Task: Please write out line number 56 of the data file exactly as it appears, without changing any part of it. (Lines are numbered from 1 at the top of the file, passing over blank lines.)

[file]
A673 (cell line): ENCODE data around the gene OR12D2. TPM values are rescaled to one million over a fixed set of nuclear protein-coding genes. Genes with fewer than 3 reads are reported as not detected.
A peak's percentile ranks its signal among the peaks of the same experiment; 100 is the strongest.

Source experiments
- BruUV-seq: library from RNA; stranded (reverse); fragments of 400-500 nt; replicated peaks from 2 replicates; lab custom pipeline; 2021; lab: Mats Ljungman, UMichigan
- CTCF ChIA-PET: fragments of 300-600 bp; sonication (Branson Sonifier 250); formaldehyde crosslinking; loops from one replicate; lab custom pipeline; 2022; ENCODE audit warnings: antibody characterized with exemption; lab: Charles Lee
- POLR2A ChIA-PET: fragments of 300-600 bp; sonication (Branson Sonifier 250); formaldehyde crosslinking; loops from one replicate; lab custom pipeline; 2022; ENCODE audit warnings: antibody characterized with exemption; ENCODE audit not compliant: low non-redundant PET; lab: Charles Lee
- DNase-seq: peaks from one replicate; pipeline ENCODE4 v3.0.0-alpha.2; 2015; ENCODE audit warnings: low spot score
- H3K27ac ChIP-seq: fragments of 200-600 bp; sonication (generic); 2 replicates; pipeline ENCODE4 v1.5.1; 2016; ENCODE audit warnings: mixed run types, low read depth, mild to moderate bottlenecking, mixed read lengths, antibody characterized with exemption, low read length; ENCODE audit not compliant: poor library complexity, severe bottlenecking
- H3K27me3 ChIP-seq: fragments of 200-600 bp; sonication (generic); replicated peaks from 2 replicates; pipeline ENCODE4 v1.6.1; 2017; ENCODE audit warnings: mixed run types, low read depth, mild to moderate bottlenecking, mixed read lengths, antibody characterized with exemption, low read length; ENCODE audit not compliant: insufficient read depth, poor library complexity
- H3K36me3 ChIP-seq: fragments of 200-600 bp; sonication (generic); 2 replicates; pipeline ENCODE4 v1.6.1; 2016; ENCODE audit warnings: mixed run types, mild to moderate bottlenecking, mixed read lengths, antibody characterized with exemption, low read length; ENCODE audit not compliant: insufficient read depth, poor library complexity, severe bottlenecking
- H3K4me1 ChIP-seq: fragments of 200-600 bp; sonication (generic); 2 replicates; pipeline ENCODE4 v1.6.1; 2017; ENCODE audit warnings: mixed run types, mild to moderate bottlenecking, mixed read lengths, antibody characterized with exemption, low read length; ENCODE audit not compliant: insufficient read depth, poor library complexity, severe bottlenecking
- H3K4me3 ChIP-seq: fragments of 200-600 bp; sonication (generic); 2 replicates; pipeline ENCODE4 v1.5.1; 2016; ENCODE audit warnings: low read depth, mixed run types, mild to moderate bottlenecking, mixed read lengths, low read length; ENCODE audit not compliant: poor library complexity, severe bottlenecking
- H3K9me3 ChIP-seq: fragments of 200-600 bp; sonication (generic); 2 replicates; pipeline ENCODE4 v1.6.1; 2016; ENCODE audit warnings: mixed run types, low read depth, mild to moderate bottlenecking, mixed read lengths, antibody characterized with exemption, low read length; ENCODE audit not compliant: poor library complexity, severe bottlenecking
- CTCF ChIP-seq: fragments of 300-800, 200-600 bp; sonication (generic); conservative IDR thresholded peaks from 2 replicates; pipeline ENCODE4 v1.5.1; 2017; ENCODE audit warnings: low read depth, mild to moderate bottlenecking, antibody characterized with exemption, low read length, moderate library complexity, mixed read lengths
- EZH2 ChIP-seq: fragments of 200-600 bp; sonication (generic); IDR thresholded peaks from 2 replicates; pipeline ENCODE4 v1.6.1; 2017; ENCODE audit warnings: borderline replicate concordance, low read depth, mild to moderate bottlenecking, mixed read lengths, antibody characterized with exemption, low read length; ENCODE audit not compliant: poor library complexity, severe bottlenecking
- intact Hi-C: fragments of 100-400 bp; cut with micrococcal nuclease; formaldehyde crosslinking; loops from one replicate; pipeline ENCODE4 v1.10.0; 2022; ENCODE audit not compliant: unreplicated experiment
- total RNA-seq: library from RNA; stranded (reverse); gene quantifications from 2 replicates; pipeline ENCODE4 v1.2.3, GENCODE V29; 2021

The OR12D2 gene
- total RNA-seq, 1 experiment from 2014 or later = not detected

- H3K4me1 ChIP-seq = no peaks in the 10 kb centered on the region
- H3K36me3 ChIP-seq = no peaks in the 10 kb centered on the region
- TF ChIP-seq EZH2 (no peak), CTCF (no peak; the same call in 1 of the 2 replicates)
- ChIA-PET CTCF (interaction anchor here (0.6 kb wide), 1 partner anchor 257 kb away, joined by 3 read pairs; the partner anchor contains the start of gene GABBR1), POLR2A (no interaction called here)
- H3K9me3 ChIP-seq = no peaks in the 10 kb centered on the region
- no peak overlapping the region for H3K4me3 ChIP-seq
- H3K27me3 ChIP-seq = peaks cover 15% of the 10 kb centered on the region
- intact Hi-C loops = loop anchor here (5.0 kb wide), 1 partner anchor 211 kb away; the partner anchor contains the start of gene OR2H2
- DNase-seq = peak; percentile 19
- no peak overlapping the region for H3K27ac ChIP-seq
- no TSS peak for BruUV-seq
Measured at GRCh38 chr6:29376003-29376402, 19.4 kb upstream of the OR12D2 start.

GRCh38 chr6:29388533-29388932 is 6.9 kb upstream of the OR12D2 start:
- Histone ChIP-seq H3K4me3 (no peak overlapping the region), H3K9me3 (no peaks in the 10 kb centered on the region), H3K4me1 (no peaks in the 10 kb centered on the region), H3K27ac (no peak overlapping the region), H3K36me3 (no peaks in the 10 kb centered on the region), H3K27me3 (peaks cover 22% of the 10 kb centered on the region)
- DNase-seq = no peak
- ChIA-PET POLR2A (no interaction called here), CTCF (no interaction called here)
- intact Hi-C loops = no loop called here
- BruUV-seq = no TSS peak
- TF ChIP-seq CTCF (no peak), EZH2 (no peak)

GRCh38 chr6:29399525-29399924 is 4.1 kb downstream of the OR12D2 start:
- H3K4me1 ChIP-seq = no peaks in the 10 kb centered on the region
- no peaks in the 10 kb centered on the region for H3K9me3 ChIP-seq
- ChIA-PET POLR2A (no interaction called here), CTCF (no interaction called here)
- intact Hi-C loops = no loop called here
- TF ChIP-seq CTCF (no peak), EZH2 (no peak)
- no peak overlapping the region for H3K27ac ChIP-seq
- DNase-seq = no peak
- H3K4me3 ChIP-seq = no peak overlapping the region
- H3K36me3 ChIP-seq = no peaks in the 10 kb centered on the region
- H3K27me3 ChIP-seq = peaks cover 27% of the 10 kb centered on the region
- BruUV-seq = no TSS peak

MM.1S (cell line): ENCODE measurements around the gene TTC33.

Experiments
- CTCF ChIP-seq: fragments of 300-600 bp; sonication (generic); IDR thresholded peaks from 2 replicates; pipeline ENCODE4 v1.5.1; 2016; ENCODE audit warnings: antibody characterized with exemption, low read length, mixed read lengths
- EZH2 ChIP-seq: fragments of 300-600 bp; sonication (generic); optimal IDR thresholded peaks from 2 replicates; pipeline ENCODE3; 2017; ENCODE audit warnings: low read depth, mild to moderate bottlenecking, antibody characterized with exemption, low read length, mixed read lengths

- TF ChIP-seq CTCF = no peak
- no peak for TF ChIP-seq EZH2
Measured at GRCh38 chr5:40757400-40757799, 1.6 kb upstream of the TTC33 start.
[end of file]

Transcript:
- no peak for TF ChIP-seq EZH2